Following the brutal theft of Piggy’s glasses the next day, the savages now direct their focus towards hunting down Ralph and his allies. Sporadically aggressive and psychotic Roger, who is one of Jack’s hunters, rolls a boulder over the cliff, killing Piggy, as “the conch exploded into a thousand white fragments and ceased to exist.” (if there’s any quote to memorise from the novel, this is the one- it will be engraved in my brain until the day I die and I can 100% guarantee that I analysed this in my exam because it’s just such a brilliant quote). Anyone who has studied the novel will know the symbolism of each character, the fire, the glasses, the “beastie”, the conch etc, so I’ll spare you the details of the close analysis of words like “exploded”, “white” and “fragments”, but as you can gather this is the ultimate destruction and loss of innocence, as their society and civilisation becomes irreversibly “fragment[ed]”.

The death toll is at an all time high and we can see the dramatic juxtaposition of the once civilised British school boys dressed in their pristine uniforms, to the now dilapidated, savage monsters that the children have become, as the hunters chase Ralph through the forest. It is still notable that these boys are children, as Golding hits us with the startling reality of an actual “grown-up”, as they appear through the forestry in a frantic spurt, crashing into a naval officer, who asks an overwhelmed Ralph to explain their running around, only to be met with weeping and wailing. Gosh, I feel out of breath after all of that, don’t you?

Clearly, I got carried away with the plot ‘summary’ but I couldn’t eliminate any details because everything in Golding’s ‘Lord of the Flies’ is just so significant and symbolic. For example, recalling a revision lesson in year 11, I discovered that the interpretations of this novel are neverending. My teacher sparked a lively and heated discussion with the question “Do you think anything or anyone on the island is female?”. We were all obviously aware that all of the characters in the novel are male, therefore typical responses were ‘the sow’ or ‘Simon’, considering his androgynous nature. However, our teacher prompted us to think of something outside of the box or not necessarily living and that’s when it dawned on me that she was alluding to the island itself. As you’re all aware by now, I’m rather keen on my feminist interpretations, as initially inspired by my teacher (shoutout to Mrs C), so when she presented us with the opportunity to discuss such a topic, I jumped at the chance to play with the idea. So here it is: if the island is a symbol of women and the boys took it upon themselves to explore, destroy and inhabit the island, killing and disrupting as they pleased, is Golding then trying to imply that men without rules would descend into primitive instinct and socially unacceptable possession of women, as conquered through brute force, as a result of their liberty presented by an unrestricted society? What do you think?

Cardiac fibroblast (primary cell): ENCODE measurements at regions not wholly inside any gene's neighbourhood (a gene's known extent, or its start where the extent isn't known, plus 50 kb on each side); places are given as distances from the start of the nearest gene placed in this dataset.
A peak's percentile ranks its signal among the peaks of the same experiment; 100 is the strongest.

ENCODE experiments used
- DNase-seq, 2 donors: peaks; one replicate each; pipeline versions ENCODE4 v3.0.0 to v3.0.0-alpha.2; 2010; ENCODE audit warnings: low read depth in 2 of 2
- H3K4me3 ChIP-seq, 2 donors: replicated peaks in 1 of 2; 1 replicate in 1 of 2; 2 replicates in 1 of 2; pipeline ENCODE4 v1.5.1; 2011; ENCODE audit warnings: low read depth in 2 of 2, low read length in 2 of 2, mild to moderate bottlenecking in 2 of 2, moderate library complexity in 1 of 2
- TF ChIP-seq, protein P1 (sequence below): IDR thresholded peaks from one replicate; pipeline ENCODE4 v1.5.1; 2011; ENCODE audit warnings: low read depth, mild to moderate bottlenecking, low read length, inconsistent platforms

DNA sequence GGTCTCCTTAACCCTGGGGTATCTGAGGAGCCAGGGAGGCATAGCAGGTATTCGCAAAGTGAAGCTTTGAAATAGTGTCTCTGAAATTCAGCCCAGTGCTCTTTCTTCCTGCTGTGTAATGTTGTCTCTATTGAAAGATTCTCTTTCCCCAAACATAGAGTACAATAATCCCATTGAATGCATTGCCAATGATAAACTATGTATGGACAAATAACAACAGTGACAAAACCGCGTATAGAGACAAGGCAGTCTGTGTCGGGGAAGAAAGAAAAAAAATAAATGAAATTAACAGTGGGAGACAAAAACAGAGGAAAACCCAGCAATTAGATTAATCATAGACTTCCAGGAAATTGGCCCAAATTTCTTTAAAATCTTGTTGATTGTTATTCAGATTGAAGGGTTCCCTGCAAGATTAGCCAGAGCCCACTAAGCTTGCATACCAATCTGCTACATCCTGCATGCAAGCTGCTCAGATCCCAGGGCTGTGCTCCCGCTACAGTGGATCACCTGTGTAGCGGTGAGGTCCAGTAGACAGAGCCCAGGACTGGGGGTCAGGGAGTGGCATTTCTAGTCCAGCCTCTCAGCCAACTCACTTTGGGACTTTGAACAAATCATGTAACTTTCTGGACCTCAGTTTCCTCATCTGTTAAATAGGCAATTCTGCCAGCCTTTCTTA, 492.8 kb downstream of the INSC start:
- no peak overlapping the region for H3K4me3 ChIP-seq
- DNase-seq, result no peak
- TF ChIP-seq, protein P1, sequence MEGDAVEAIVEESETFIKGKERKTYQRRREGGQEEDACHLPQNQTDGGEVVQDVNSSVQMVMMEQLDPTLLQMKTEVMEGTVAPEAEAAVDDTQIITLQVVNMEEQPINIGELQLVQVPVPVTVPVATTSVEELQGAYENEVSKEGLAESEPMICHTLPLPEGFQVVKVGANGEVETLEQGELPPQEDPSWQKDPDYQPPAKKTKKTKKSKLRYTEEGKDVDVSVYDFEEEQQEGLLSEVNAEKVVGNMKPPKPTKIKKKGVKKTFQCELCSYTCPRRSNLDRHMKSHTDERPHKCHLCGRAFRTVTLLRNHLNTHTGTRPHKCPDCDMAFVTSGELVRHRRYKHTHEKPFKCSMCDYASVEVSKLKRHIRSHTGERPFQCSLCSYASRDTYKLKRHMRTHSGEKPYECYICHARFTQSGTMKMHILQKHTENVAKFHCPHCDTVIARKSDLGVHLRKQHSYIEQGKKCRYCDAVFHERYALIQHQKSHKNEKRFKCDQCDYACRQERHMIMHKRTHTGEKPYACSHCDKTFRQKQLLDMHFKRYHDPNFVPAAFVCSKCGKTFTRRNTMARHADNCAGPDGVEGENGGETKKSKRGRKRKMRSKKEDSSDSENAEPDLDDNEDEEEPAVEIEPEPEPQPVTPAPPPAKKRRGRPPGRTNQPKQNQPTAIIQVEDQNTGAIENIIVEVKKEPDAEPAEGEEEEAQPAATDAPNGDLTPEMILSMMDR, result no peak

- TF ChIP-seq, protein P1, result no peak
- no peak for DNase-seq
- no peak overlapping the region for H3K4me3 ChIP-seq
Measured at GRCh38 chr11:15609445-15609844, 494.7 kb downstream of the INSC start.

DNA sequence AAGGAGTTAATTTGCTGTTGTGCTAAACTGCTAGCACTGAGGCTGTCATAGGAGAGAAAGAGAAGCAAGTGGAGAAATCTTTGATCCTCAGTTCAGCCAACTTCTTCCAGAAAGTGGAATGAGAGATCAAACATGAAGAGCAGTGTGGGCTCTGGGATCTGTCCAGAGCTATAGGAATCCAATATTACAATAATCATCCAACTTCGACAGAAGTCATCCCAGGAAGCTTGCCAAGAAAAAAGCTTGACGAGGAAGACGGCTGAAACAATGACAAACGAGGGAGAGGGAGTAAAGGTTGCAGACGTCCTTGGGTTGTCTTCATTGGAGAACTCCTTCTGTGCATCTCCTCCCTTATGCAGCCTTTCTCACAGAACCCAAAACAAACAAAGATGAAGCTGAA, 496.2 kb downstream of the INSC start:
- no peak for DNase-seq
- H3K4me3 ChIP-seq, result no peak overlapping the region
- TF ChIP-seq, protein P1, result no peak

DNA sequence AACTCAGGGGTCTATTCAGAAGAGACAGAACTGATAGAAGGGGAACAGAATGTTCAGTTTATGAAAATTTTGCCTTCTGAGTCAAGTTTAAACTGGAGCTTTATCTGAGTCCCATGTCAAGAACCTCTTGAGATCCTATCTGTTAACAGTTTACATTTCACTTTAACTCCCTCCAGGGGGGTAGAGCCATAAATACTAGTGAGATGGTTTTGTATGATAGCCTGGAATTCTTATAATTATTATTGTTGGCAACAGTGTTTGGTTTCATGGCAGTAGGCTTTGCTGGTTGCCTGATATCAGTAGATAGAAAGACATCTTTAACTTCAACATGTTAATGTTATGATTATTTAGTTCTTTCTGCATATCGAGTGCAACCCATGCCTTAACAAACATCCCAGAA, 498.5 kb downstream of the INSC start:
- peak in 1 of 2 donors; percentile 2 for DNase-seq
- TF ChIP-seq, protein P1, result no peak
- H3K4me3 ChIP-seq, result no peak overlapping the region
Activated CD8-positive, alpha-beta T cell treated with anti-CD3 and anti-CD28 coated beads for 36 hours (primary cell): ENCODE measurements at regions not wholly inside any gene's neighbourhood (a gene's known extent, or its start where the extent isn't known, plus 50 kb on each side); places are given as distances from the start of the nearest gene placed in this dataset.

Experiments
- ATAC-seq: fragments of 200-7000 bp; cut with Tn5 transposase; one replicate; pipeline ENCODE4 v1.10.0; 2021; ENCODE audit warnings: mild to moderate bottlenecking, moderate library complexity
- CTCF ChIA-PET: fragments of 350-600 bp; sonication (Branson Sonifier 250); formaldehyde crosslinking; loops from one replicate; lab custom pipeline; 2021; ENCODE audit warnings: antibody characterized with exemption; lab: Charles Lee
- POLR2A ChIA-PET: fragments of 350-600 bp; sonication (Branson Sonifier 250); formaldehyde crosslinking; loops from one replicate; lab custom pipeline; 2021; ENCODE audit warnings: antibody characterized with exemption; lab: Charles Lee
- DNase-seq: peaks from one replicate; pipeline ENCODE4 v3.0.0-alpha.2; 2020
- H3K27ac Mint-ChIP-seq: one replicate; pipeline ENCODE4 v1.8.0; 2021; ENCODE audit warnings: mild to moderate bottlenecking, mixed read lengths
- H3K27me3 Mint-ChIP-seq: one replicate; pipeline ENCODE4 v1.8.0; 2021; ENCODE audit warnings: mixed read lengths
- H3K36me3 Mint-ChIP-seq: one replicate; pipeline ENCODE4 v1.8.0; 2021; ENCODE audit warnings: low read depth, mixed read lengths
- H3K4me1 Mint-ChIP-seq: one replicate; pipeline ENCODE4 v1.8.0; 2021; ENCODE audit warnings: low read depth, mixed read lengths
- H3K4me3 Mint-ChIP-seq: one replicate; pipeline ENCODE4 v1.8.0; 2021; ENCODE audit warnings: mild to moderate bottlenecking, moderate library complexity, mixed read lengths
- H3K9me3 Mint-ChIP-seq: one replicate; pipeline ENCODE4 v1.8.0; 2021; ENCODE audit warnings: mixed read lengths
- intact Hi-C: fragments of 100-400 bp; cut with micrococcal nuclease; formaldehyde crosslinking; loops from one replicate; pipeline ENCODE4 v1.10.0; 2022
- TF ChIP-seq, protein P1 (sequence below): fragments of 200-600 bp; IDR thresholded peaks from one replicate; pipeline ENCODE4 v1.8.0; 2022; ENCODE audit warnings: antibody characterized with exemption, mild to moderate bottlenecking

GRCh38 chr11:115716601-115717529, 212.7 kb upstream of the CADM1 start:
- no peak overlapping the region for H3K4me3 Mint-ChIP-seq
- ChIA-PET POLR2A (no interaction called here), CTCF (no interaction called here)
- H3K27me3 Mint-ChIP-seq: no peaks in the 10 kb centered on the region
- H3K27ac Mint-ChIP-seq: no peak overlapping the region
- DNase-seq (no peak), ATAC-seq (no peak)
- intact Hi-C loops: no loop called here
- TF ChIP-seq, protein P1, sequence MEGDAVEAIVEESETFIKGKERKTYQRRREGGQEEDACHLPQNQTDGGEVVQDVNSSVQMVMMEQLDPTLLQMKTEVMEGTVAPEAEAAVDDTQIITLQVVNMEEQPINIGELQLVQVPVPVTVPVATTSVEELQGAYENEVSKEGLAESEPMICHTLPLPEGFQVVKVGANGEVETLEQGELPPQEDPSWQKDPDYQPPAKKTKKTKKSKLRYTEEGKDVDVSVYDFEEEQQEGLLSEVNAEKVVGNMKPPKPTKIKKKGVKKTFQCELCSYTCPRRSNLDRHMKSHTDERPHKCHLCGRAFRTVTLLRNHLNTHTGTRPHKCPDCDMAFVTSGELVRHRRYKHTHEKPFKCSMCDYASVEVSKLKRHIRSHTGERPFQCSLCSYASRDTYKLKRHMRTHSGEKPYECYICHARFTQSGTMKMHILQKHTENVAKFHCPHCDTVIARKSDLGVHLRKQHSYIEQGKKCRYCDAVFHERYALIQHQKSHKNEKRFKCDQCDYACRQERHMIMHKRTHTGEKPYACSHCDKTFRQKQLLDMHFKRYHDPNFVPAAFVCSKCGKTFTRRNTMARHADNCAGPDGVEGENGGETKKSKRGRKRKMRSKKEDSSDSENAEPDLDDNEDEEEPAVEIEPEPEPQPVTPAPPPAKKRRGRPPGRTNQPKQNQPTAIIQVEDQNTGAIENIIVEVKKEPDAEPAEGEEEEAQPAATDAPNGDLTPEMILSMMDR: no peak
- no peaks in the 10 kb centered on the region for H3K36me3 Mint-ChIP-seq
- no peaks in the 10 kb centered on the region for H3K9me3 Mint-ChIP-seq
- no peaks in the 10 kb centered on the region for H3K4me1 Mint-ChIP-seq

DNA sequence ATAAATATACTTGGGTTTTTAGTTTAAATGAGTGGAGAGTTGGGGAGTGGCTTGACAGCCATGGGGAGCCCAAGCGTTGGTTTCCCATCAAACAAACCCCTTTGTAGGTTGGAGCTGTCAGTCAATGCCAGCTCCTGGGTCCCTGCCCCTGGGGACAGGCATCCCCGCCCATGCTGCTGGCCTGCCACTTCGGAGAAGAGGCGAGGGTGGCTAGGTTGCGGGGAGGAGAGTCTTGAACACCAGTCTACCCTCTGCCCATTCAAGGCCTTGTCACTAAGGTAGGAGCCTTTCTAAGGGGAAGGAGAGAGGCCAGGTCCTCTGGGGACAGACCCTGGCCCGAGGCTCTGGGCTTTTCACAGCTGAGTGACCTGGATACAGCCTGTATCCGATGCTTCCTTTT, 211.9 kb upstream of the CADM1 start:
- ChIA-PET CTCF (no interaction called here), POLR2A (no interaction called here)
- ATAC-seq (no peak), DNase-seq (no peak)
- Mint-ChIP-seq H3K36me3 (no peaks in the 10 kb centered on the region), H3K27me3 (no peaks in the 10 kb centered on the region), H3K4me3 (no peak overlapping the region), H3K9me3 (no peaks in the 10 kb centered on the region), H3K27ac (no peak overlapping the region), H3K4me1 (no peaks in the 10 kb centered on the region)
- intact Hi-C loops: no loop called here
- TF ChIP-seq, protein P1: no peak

Finally, Simon is the unsung hero of ‘Lord of the Flies’ in my eyes. What can I say? Possessing an ethereal, religious and androgynous aura, Simon is notably a Christ-like figure, particularly as he guides the littluns, picks them fruit and has an epiphany in the forest (perhaps a symbol of the Garden of Eden). As a result of Jack and Ralph stealing the spotlight of ‘Lord of the Flies’, it’s easy for Golding’s character Simon to go unnoticed. Well, I’ll acknowledge you Simon! Golding suggests that Simon can recognise the inherent flaws of humanity and the corruption in knowledge, reality and adulthood, especially as he prematurely pictured the “beastie” as “human” (I see what you did there Golding, is there really any difference in today’s society?) Alongside my love of the conch quote, Simon’s death definitely tops my list of not only beautiful quotes from ‘Lord of the Flies’, but most devastating fictional deaths. As “the water rose farther and dressed Simon’s coarse hair with brightness”, Golding depicts his “silvered” cheek and his “sculptured marble” shoulder, surrounded by “the strange attendant creatures, with their fiery eyes and trailing vapors, [who] busied themselves round his head” (*queue crying because only in death is Simon rightfully crowned with his halo*).

What was the most memorable part of ‘Lord of the Flies’ for you and who was your favourite or most significant character? Do you agree with Golding’s primal portrayal of man and its irreversible flaws? Who can you most empathise with? Personally, I’d like to think I possess certain intuitive characteristics of Ralph, unfortunately the nerdiness of Piggy and hopefully some characteristics of Simon, who I believe falls into Aristotle’s characterisation of those who love contemplation- the philosphers and thinkers.

Rating: ★★★★★

Comment: I have realised that this review is extremely long compared to normal and perhaps less analytical. I guess I just got taken away by the plot because I found it so captivating in my reading of it in both year 10 and again in year 11, therefore recalling it brought back all of the memories of the events, symbolism and moral messages. Also, here’s an image of me quite-obviously loving ‘Lord of the Flies’:


The great wave of the tide moved farther along the island and the water lifted. Softly, surrounded by a fringe of inquisitive bright creatures, itself a silver shape beneath the steadfast constellations, Simon’s dead body moved out toward the open sea.